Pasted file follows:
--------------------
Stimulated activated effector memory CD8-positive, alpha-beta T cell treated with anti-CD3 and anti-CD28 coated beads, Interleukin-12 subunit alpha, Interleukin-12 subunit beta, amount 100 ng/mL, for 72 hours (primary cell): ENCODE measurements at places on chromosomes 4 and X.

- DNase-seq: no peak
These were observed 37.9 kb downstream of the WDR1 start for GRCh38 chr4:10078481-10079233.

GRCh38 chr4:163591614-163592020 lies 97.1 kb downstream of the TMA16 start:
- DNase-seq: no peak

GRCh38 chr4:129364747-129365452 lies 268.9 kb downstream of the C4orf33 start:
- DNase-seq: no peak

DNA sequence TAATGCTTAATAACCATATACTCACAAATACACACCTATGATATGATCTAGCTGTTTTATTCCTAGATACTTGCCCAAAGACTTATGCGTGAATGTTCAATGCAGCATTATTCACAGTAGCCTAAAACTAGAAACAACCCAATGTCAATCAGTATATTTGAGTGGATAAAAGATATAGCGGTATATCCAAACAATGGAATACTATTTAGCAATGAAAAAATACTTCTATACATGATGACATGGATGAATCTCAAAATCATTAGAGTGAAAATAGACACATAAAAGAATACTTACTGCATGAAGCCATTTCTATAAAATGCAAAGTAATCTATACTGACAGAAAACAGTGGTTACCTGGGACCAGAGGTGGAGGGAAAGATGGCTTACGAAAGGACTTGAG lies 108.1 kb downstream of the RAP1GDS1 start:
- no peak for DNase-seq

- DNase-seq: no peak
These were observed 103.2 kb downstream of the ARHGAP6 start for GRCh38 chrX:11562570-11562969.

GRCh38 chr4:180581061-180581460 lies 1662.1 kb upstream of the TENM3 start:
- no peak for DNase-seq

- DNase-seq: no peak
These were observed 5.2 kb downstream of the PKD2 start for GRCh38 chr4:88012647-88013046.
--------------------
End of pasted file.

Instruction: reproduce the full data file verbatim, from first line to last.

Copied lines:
Stimulated activated effector memory CD8-positive, alpha-beta T cell treated with anti-CD3 and anti-CD28 coated beads, Interleukin-12 subunit alpha, Interleukin-12 subunit beta, amount 100 ng/mL, for 72 hours (primary cell): ENCODE measurements at places on chromosomes 4 and X.

- DNase-seq: no peak
These were observed 37.9 kb downstream of the WDR1 start for GRCh38 chr4:10078481-10079233.

GRCh38 chr4:163591614-163592020 lies 97.1 kb downstream of the TMA16 start:
- DNase-seq: no peak

GRCh38 chr4:129364747-129365452 lies 268.9 kb downstream of the C4orf33 start:
- DNase-seq: no peak

DNA sequence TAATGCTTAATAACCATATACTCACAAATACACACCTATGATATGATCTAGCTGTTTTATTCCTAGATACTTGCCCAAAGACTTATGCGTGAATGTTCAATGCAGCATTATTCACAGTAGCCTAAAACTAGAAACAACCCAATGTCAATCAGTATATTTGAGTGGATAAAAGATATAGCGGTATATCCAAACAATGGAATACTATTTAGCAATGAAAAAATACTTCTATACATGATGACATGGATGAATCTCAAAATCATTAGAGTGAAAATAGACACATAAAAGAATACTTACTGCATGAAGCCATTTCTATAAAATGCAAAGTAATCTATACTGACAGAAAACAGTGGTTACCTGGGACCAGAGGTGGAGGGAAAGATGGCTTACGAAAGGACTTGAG lies 108.1 kb downstream of the RAP1GDS1 start:
- no peak for DNase-seq

- DNase-seq: no peak
These were observed 103.2 kb downstream of the ARHGAP6 start for GRCh38 chrX:11562570-11562969.

GRCh38 chr4:180581061-180581460 lies 1662.1 kb upstream of the TENM3 start:
- no peak for DNase-seq

- DNase-seq: no peak
These were observed 5.2 kb downstream of the PKD2 start for GRCh38 chr4:88012647-88013046.